Without a doubt, this has been a much awaited service pack from the software maker, though perhaps not as highly anticipated, or as profound in its changes, as Windows XP SP2 was several years ago. .
However, this service pack does aim to remedy many of the reliability, performance, and backward compatibility issues that some have complained about since Vista's release; and as is customary in the IT industry, large corporations generally hold off their wide scale deployments of an operating system until all of the bugs and fixes have been ironed out — and that usually means the first service pack.
Time will tell if the enhancements in this service pack are enough to entice corporations to move to Vista en masse.
An initial evaluation of the enhancements in Vista SP1 shows that a number of them are worth noting. First, if you are about to migrate to Vista, SP1 will save you a considerable amount of time. This is not only because it is a cumulative update, and includes all of the updates of the operating system to date, but its support for “hot patches” also should significantly reduce the number of reboots required for updates.
Depending on which of the three different blends you choose to install, SP1 could end up being quite the size. The first is a stand-alone update for corporate administrators. If all 36 languages are included, this rendition weighs in at a whopping 550 MB. The upside of this version is for international users, who won't have to worry whether the update will work in the language of the target system. Then there is Windows Update, which is aimed at SMBs and home users. This download consumes only about 65 MB.
For the effort, Microsoft promises faster performance when it comes to opening applications and copying files. But since SP1 clears user-specific data, systems will seem slower following the installation, at least until the system is retrained through use. Another performance benefit comes from Vista's ability to defragment specific drive volumes. In addition, the update should reduce power consumption and increase battery life by fixing bugs that caused hard disks to continue spinning – even when they should have spun down.
While there are not a slew of security updates, perhaps the most significant change comes to the 64-bit version of Vista. This version now comes armed with APIs that will work with security software and anti-malware software while maintaining the security integrity of the kernel. While not a complete solution, it is a step in the right direction.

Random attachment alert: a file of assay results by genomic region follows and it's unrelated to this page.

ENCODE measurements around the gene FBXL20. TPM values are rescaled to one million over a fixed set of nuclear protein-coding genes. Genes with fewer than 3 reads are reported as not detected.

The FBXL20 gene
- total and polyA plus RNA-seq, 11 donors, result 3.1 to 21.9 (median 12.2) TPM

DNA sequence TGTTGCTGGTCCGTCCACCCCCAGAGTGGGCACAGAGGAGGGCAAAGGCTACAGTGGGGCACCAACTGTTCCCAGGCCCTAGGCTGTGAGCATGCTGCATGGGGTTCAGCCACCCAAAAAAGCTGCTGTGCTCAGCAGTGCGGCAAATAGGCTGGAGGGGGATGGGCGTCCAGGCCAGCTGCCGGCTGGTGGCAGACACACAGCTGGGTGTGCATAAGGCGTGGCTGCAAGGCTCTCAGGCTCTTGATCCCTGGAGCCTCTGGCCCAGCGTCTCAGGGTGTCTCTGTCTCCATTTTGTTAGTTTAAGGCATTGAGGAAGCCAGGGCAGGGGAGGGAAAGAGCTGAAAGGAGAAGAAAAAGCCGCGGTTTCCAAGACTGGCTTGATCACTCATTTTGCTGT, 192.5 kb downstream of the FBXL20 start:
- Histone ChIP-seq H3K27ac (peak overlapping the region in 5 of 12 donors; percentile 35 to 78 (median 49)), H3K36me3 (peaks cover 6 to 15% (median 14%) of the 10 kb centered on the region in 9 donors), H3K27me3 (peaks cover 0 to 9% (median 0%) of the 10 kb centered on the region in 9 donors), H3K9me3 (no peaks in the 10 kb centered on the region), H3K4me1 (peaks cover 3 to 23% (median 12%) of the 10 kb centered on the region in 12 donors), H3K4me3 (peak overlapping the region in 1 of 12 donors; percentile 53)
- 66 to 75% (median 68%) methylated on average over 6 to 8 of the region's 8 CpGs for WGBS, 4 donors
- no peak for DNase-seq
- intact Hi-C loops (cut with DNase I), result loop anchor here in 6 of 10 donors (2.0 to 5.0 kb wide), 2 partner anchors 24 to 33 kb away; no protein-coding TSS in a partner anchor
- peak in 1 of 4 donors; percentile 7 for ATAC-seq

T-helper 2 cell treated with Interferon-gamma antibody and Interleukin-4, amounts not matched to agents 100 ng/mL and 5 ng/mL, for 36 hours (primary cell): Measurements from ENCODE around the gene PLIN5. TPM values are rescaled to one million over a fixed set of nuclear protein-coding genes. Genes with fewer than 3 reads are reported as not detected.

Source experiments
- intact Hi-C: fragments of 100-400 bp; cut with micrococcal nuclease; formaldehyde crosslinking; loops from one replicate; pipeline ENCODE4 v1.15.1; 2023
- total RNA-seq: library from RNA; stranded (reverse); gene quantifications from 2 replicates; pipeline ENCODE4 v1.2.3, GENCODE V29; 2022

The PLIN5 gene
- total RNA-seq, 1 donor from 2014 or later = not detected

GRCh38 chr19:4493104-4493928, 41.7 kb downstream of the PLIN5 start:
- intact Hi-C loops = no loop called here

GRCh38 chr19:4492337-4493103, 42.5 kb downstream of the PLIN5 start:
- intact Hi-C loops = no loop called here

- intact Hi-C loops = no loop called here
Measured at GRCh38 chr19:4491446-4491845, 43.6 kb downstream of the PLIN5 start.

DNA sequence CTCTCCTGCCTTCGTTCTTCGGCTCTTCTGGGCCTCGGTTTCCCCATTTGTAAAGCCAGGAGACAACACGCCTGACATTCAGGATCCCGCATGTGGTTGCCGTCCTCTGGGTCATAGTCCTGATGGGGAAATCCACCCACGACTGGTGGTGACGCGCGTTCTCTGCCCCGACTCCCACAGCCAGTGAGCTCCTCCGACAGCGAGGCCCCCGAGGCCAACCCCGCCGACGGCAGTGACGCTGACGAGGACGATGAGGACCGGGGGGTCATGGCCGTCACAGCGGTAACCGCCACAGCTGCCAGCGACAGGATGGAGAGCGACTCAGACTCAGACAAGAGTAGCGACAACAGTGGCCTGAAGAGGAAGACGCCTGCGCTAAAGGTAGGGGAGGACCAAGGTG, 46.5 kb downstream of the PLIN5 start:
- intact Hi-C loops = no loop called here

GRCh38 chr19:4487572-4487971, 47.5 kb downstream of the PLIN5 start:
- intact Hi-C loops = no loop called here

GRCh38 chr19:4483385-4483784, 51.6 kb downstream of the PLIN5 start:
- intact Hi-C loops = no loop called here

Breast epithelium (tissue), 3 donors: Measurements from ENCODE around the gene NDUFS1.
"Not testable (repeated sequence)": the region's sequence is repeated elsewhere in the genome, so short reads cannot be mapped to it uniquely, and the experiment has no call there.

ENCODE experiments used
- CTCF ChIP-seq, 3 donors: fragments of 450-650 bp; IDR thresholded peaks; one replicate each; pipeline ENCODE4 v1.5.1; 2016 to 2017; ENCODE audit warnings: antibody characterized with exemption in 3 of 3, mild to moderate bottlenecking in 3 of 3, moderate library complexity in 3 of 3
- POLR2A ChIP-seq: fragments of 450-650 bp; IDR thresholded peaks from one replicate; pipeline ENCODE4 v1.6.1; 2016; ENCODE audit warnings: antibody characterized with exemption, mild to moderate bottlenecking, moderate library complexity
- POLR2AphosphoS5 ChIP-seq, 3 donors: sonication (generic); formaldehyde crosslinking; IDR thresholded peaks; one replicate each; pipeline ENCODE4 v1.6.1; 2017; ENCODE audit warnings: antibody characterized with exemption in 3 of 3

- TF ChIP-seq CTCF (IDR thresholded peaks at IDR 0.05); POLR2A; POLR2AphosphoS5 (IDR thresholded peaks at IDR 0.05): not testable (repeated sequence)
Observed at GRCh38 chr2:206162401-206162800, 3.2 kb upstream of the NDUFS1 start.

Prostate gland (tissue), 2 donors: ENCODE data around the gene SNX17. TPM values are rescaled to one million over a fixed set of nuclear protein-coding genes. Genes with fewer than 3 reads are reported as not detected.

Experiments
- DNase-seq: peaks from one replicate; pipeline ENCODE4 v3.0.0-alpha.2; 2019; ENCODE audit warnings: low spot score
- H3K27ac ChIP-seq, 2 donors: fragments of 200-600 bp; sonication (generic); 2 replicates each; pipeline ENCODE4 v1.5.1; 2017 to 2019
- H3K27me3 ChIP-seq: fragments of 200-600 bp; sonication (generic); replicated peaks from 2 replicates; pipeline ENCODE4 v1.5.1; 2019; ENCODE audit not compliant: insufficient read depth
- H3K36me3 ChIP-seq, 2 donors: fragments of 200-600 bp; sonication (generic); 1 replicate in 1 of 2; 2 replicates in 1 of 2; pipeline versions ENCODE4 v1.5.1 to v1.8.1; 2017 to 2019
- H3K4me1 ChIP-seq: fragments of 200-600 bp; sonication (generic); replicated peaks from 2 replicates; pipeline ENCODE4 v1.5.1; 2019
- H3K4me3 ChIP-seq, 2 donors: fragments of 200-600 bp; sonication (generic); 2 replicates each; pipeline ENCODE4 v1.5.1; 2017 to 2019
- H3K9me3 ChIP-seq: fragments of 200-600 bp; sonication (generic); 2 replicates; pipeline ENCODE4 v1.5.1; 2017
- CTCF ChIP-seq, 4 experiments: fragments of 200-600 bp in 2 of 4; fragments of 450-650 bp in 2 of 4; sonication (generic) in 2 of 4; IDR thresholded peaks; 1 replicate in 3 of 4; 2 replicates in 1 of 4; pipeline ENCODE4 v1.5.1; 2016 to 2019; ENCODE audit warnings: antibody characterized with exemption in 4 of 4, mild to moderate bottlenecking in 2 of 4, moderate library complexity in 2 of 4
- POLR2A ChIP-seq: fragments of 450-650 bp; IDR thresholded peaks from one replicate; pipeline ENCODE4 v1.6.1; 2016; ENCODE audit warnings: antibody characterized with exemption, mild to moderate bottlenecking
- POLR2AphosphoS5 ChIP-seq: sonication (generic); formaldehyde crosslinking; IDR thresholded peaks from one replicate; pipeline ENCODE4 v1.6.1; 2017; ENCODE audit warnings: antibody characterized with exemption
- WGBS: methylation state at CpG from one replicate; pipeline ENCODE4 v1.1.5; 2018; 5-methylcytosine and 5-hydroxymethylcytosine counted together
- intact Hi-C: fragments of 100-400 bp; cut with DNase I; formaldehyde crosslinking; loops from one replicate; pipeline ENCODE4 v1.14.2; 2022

Other security enhancements include the digital signing of Remote Desktop Protocol (RDP), which strengthens remote access security. When it comes to encryption, BitLocker no longer is limited to the system volume, but now can encrypt additional local volumes. Other cryptographic improvements include algorithm support in IPsec for SHA-256, AES-GCM and AES-GMAC for ESP and AH, ECDSA, SHA-256, and SHA-384 for IKE and AuthIP. Microsoft also adds the NIST SP 800-90 Elliptical Curve Cryptography (ECC) pseudo-random number generator (PRNG) to the list of available PRNGs in the OS.
Interestingly, for what the company termed "reliability reasons," SP1 reportedly blocks a number of third-party security applications, including Zone Alarm Security Suite 7.1, Trend Micro Internet Security 2008, and BitDefender 10. It also blocks the 2008 version of the Jiangmin antivirus product. While that's not an especially good start, Vista does - overall - bring a number of security improvements that are worth a look. As to whether these developments are enough to persuade Vista's critics and laggards, only time will tell.
Amol Sarwatedirector of Qualys' vulnerability research lab
Hot or Not: Vista SP1 Scheduled For Widespread Release
By Amol Sarwate, on Mar 12, 2008 3:48PM